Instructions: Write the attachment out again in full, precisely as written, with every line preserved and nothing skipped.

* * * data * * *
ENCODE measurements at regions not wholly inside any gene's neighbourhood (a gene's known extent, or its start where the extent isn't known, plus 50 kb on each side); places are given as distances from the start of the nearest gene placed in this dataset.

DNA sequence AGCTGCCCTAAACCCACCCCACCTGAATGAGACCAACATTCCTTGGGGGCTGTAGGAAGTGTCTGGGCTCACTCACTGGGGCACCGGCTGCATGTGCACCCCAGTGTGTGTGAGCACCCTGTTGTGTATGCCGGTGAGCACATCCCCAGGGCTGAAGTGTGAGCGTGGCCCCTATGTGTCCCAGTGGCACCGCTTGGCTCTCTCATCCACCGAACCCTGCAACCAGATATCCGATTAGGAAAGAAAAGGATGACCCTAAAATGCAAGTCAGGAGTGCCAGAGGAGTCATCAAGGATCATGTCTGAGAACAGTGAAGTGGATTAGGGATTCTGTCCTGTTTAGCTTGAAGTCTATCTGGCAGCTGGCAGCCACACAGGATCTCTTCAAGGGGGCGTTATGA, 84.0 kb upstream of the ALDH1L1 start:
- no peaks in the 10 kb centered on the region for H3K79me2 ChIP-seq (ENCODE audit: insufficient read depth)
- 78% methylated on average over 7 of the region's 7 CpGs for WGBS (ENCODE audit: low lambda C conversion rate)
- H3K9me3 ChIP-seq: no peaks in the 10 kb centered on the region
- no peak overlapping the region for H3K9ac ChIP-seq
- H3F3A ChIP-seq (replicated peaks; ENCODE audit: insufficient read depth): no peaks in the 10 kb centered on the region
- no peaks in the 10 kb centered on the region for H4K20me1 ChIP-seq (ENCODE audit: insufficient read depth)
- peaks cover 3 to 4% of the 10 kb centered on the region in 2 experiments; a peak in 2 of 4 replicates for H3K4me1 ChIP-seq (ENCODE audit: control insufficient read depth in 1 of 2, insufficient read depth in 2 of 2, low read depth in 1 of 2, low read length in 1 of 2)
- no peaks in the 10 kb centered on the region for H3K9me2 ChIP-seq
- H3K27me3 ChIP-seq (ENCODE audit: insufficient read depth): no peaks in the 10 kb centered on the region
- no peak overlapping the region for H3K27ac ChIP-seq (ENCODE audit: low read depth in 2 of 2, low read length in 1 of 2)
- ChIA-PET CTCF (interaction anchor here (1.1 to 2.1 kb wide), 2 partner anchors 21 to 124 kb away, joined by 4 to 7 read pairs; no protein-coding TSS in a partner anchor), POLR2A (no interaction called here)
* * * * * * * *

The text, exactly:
ENCODE measurements at regions not wholly inside any gene's neighbourhood (a gene's known extent, or its start where the extent isn't known, plus 50 kb on each side); places are given as distances from the start of the nearest gene placed in this dataset.

DNA sequence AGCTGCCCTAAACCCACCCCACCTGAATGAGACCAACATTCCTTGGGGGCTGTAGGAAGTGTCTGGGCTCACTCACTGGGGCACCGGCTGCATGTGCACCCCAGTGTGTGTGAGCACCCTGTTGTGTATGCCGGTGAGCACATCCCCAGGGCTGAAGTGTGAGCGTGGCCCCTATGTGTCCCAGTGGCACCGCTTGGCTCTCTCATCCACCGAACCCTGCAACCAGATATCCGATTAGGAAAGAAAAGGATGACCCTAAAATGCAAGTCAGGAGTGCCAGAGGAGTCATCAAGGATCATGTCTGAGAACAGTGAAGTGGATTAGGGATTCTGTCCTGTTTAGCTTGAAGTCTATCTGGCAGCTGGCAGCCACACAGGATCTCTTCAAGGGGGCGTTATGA, 84.0 kb upstream of the ALDH1L1 start:
- no peaks in the 10 kb centered on the region for H3K79me2 ChIP-seq (ENCODE audit: insufficient read depth)
- 78% methylated on average over 7 of the region's 7 CpGs for WGBS (ENCODE audit: low lambda C conversion rate)
- H3K9me3 ChIP-seq: no peaks in the 10 kb centered on the region
- no peak overlapping the region for H3K9ac ChIP-seq
- H3F3A ChIP-seq (replicated peaks; ENCODE audit: insufficient read depth): no peaks in the 10 kb centered on the region
- no peaks in the 10 kb centered on the region for H4K20me1 ChIP-seq (ENCODE audit: insufficient read depth)
- peaks cover 3 to 4% of the 10 kb centered on the region in 2 experiments; a peak in 2 of 4 replicates for H3K4me1 ChIP-seq (ENCODE audit: control insufficient read depth in 1 of 2, insufficient read depth in 2 of 2, low read depth in 1 of 2, low read length in 1 of 2)
- no peaks in the 10 kb centered on the region for H3K9me2 ChIP-seq
- H3K27me3 ChIP-seq (ENCODE audit: insufficient read depth): no peaks in the 10 kb centered on the region
- no peak overlapping the region for H3K27ac ChIP-seq (ENCODE audit: low read depth in 2 of 2, low read length in 1 of 2)
- ChIA-PET CTCF (interaction anchor here (1.1 to 2.1 kb wide), 2 partner anchors 21 to 124 kb away, joined by 4 to 7 read pairs; no protein-coding TSS in a partner anchor), POLR2A (no interaction called here)